My 3 Day Startup Experience

My friend and founder of 3 Day Startup (3DS), Cam Houser, called me a few weeks ago. He offered me an opportunity to fly out to Boston for a weekend to support 40 Brandeis University students in launching a startup over the course of 3 days. I invested that time because so many folks at Pristine helped me along the way that I couldn’t compensate. So I chose to pay it forward since I couldn’t pay it back.

If you’re an entrepreneur or VC, please help facilitate a 3DS program. It’s an incredibly satisfying experience. You know lots of people have helped you out. So please pay it forward.

3DS is not new. It’s been around for 5–6 years and they’ve done hundreds of programs at schools and companies. They provided all of the training, coaching, and content for me to jump right into the process.

The premise of 3DS is simple: help students validate all of the assumptions of their business idea as quickly and cost effectively as possible, and consolidate all of the learnings and pitch the startup in 5 minutes. It’s a way to learn the Lean Startup process by practicing the lean startup process in one weekend. Rather than just walking through students through the canvas, 3DS forces students to go out and talk to customers, test assumptions, and refine. Students have to commit the entire weekend to the process, and as a result of intense focus, they can actually recognize that assumptions are much more difficult to recognize than they originally thought.

Day 1 is about idea formation and team selection. Students come with some ideas, and then we mandate that they brainstorm individually and as groups to come up with as many ideas as possible. The class I facilitated came up with about 25 ideas. Students then vote on which ideas they prefer through a few rounds of voting until there’s 5–8 ideas left. Then students select into groups based on what they want to focus on for the weekend.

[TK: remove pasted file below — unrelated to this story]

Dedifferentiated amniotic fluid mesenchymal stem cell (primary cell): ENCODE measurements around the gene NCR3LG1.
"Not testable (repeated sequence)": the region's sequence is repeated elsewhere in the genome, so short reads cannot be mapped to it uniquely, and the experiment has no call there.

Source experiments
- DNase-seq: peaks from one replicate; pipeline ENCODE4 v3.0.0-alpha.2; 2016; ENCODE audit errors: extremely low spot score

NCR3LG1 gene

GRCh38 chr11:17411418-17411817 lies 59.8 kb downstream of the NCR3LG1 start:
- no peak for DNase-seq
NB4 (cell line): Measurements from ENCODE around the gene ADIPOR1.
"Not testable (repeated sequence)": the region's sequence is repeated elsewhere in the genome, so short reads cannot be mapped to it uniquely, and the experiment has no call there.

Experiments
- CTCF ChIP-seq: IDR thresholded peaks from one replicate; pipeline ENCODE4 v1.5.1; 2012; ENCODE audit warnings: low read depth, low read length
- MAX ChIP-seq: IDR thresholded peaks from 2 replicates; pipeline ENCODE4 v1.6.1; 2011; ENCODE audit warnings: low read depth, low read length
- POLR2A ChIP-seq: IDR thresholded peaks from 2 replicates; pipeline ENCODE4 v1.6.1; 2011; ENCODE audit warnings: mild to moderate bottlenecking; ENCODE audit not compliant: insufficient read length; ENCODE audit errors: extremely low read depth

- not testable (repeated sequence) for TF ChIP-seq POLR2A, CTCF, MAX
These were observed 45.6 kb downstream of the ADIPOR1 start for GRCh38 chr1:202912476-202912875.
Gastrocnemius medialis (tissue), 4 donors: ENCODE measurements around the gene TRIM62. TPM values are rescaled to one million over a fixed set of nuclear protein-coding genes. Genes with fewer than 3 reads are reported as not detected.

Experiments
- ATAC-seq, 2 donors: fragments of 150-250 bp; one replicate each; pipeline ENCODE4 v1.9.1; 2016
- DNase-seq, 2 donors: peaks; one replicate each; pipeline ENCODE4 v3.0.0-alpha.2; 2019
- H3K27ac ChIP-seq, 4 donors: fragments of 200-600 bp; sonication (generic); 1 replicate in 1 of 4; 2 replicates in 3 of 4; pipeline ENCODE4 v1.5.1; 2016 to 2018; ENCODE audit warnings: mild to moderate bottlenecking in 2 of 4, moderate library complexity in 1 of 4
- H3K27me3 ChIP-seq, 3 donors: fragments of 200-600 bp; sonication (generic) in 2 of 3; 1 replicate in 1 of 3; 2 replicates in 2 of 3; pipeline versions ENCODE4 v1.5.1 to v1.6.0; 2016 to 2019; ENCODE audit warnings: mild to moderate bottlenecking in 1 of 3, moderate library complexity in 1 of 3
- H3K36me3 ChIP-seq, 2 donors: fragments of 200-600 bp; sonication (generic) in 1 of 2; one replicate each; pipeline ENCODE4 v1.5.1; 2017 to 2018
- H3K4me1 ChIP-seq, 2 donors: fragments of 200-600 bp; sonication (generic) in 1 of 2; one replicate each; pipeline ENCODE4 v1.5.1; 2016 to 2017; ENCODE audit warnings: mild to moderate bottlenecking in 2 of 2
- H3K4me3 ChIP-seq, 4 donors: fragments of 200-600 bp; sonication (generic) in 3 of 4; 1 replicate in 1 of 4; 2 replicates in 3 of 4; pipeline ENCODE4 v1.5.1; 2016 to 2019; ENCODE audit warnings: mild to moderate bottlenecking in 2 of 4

Day 2 is all about customer validation. Students are supposed to go out and talk to literally talk to customers on campus. If the target customers aren’t on campus, then they have to find customers online and message them. My class of students cold-called at least 100 people over the course of the weekend. Students have to validate that the pain they want to solve is real and attempt to quantify the cost of the pain. Then they do some research to size the market, and identify channels to systematically find and activate customers.

Day 3 is about pitch practice. The whole day is spent refining the pitch. This is the most challenging part for most of the students since most of them have never had to give a real startup pitch before. It forces them to determine what’s actually important and what’s not. It teaches them the value of clarity.

I had a blast teaching the program, Most importantly, I could tell students were actually learning. I wish I had gone through a similar program when I first started Pristine. It would have helped me in so many ways in the early days. The best part of the experience was the end, after pitches. Over a dozen students came up and gave me a hug and thanked me for pushing them through the process. I’ve never felt that feeling before.

But the best part of the program for me was this email I received one hour after pitches. To put this in context, this girl is an international student. English is her second language. I am easily 2x her size, and for those who know me, I’m a bulldozer personality. She couldn’t be more dainty. And I probably dropped 40 f-bombs in front of her during the 3–4 hours we worked together. I never expected her to extract this much value from me or the 3DS program. There’s really no feeling like it in the world.

“Hey Kyle! Don’t know if you still remember me, but it’s _____ from the ________ group at 3 day startup. After our discussion, we figured that we are not gonna let this idea sink back to the ocean again. Therefore, we will keep working on it, and we might ask for your advice in the future. So, be prepared (Haha)!

I know us, and probably a lot of people had already said thank you to you, but I still want to thank you again, not only for the knowledge that you have shared with us, but also for your support, your confidence, and your trust in us.

I was writing my journal, but then I realized that without your help, our group might still be clueless and frustrated. So thank you for showing us direction and bringing energy and motivation to our group, and thank you for being one of the best mentors ever. Before 3DS, I was confused, and didn’t even know what value I can bring to this group. So I went to career consultation, even though it didn’t really help me. But after this event, even though I mess up on the presentation, I still feel confident about our project, and I know that this confidence will start to become part of my life now.

So thank you again, for everything you have done for our group, for other groups, and for 3DS. Thank you for spending your birthday with this event. And HAPPY BIRTHDAY again! Hope you are having a great one!”

If you’re an entrepreneur or VC, please help facilitate a 3DS program. It’s an incredibly satisfying experience. You know lots of people have helped you out. So please pay it forward.

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